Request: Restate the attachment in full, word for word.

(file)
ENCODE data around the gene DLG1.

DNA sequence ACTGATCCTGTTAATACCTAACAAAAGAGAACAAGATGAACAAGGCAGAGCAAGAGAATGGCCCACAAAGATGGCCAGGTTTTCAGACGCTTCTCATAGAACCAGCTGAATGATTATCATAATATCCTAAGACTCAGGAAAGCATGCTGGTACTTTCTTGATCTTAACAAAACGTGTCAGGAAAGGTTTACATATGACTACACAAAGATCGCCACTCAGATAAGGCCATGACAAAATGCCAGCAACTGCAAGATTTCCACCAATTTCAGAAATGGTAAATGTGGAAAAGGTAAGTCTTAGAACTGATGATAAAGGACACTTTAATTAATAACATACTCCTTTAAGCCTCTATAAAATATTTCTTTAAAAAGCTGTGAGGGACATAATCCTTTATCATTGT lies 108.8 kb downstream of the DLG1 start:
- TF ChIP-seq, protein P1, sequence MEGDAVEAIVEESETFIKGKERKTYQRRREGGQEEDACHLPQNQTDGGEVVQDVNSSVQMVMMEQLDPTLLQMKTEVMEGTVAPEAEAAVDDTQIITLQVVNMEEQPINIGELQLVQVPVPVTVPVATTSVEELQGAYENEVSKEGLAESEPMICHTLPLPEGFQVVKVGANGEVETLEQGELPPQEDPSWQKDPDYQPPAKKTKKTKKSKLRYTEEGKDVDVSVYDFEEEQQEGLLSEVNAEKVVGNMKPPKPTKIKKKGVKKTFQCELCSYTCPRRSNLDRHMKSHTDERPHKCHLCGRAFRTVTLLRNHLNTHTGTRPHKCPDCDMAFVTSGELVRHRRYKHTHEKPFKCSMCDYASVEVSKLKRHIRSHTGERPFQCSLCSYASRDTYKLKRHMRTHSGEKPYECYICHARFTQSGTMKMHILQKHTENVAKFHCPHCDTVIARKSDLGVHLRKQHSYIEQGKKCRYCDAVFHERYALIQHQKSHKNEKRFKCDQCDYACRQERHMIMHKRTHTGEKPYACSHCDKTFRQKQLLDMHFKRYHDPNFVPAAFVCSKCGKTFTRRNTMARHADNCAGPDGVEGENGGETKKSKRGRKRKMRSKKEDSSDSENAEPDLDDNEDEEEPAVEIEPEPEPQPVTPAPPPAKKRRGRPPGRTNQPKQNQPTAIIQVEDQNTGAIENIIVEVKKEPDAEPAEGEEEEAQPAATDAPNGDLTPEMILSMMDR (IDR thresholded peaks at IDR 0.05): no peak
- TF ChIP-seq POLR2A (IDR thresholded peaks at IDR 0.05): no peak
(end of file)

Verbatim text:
ENCODE data around the gene DLG1.

DNA sequence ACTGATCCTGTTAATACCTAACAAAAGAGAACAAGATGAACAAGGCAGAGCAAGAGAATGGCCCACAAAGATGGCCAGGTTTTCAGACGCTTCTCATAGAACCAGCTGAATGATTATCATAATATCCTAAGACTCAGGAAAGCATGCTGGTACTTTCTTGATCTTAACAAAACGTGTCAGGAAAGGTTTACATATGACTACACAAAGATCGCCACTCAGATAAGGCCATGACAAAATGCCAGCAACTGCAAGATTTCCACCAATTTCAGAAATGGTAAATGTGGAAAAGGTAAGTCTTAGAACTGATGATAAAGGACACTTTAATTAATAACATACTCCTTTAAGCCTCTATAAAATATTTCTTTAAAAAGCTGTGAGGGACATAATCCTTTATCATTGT lies 108.8 kb downstream of the DLG1 start:
- TF ChIP-seq, protein P1, sequence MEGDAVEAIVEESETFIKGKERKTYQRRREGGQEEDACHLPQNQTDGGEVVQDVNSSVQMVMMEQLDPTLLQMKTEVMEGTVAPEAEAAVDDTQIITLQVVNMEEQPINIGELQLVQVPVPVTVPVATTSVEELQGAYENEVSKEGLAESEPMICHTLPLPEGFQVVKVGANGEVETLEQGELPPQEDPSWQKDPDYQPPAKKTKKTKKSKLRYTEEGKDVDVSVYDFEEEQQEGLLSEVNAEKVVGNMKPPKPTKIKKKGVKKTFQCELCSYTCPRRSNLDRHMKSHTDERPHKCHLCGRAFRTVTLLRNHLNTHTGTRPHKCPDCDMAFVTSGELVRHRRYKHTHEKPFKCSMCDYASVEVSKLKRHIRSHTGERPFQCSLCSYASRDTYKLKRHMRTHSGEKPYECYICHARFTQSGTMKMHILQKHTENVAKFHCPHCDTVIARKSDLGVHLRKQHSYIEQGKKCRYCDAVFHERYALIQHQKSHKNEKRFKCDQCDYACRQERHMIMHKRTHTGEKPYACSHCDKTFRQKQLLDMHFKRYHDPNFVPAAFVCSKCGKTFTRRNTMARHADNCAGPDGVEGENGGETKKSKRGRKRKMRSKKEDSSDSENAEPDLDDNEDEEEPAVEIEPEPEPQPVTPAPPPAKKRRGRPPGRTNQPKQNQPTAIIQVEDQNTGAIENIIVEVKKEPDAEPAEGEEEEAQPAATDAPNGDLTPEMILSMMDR (IDR thresholded peaks at IDR 0.05): no peak
- TF ChIP-seq POLR2A (IDR thresholded peaks at IDR 0.05): no peak